Krleža is a shrewd observer of man as social animal, and his wry, sardonic style fits cleanly into the Eastern European tradition of bureaucratic satire by the likes of Kafka, Karel Capek and Jaroslav Hasek.

Publishers Weekly

From the great Croatian writer: a masterly work of literature—hilarious, unforgiving, and utterly reasonable

Included in the Available Titles catalog

On the Edge of Reason

Fictionby Miroslav Krleža

Translated from Croatian by Zora Depolo

With a contribution by Joshua Cohen

Until the age of fifty-two, the protagonist of On the Edge of Reason suffered a monotonous existence as a highly respected lawyer. He owned a carriage and wore a top hat. He lived the life of “an orderly good-for-nothing among a whole crowd of neat, gray good-for-nothings.” But, one evening, surrounded by ladies and gentlemen at a party, he hears the Director-General tell a lively anecdote of how he shot four men like dogs for trespassing on his property. In response, our hero blurts out an honest thought. From this moment, all hell breaks loose.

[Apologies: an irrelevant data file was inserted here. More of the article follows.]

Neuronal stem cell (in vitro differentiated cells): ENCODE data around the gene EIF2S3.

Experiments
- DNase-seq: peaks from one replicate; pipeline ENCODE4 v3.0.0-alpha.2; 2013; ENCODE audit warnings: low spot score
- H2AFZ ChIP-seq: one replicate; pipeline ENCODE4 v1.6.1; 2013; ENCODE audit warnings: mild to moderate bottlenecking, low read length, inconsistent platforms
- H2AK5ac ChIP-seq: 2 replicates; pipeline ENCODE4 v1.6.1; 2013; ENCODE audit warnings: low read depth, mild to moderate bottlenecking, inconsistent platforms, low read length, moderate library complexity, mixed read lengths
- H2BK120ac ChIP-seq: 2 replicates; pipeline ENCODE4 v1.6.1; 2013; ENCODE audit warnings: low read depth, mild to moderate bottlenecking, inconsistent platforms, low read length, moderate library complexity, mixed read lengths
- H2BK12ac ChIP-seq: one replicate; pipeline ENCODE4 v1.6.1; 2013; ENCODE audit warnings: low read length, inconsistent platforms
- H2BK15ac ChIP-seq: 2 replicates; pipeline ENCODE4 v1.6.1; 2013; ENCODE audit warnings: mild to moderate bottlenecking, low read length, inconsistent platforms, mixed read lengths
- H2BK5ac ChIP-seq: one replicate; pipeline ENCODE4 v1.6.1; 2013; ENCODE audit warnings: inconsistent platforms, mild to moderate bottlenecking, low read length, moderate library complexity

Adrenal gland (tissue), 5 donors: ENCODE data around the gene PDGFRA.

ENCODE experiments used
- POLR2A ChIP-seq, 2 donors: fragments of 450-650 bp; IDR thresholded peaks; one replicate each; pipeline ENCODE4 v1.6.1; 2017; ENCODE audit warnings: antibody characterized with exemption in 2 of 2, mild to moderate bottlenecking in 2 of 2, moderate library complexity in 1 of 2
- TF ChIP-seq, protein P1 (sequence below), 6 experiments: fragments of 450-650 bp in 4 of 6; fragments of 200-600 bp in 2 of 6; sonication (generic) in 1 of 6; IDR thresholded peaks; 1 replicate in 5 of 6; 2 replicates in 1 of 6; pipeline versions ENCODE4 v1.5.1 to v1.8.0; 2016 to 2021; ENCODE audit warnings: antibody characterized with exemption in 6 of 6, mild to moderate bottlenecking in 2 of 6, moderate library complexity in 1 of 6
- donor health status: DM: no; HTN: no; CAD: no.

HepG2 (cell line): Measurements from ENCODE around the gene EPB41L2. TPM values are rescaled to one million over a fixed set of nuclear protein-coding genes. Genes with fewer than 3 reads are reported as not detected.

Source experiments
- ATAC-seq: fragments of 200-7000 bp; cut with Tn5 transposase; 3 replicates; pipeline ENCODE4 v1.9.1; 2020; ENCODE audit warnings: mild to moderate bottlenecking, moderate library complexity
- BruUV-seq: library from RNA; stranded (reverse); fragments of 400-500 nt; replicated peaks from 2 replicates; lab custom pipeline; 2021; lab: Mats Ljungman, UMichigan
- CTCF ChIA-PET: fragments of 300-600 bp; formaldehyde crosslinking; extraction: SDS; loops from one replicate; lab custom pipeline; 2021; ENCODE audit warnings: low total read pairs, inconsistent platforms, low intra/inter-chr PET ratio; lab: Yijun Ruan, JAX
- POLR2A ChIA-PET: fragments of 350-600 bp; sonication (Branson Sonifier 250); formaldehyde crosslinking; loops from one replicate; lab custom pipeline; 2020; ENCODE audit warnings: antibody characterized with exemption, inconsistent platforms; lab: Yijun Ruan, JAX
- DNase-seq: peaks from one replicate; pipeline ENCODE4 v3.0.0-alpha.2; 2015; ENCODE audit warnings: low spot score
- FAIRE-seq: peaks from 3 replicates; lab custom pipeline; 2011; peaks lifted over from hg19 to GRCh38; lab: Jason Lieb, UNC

Written in 1938, On the Edge of Reason reveals the fundamental chasm between conformity and individuality. As folly piles upon folly, hypocrisy upon hypocrisy, reason itself begins to give way, and the edge between reality and unreality disappears.

Paperback(published Jun, 06 2023)

ISBN
9780811222044
Price US
16.95
Trim Size
5x8
Page Count
192

Ebook

ISBN
9780811226486
Portrait of Miroslav Krleža

Miroslav Krleža

Miroslav Krleža was a dominant Croatian and Yugoslav writer.

Krleža is a shrewd observer of man as social animal, and his wry, sardonic style fits cleanly into the Eastern European tradition of bureaucratic satire by the likes of Kafka, Karel Capek and Jaroslav Hasek.

Publishers Weekly

On the Edge of Reason is one of the great European novels of the first half of the twentieth century – and Krleža’s themes, his seriousness, his protest against the normality of delusion and cruelty, could hardly be more relevant to the century’s end.

Susan Sontag

A tale of refusal to match Herman Melville's Bartleby, the Scrivener — though its nameless protagonist has more fun than Bartleby ever does.

Lily Meyer, NPR